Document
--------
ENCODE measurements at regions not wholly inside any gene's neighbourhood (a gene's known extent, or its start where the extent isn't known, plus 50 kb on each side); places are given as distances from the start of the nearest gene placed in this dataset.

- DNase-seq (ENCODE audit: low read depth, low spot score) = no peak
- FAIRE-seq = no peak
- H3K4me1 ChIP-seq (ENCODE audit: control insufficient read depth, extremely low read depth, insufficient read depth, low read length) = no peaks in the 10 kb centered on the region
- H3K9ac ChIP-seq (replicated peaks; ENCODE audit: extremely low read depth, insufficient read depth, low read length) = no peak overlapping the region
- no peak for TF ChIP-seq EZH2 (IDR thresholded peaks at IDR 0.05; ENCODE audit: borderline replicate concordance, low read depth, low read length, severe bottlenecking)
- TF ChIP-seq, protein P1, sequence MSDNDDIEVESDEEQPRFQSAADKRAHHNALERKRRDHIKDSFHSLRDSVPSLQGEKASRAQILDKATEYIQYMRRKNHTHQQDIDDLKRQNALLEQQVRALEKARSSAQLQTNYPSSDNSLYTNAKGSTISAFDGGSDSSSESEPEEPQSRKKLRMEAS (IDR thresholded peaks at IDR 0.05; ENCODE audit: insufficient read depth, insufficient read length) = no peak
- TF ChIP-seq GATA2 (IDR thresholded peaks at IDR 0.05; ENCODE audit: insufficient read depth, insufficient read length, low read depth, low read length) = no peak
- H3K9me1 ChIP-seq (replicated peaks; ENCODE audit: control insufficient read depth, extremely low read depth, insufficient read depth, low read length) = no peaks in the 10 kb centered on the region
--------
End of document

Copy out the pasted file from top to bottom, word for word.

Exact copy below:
ENCODE measurements at regions not wholly inside any gene's neighbourhood (a gene's known extent, or its start where the extent isn't known, plus 50 kb on each side); places are given as distances from the start of the nearest gene placed in this dataset.

- DNase-seq (ENCODE audit: low read depth, low spot score) = no peak
- FAIRE-seq = no peak
- H3K4me1 ChIP-seq (ENCODE audit: control insufficient read depth, extremely low read depth, insufficient read depth, low read length) = no peaks in the 10 kb centered on the region
- H3K9ac ChIP-seq (replicated peaks; ENCODE audit: extremely low read depth, insufficient read depth, low read length) = no peak overlapping the region
- no peak for TF ChIP-seq EZH2 (IDR thresholded peaks at IDR 0.05; ENCODE audit: borderline replicate concordance, low read depth, low read length, severe bottlenecking)
- TF ChIP-seq, protein P1, sequence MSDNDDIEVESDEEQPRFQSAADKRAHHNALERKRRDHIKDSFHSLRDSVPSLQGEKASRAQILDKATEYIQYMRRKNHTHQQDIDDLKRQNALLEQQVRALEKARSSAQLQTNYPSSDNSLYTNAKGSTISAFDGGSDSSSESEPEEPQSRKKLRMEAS (IDR thresholded peaks at IDR 0.05; ENCODE audit: insufficient read depth, insufficient read length) = no peak
- TF ChIP-seq GATA2 (IDR thresholded peaks at IDR 0.05; ENCODE audit: insufficient read depth, insufficient read length, low read depth, low read length) = no peak
- H3K9me1 ChIP-seq (replicated peaks; ENCODE audit: control insufficient read depth, extremely low read depth, insufficient read depth, low read length) = no peaks in the 10 kb centered on the region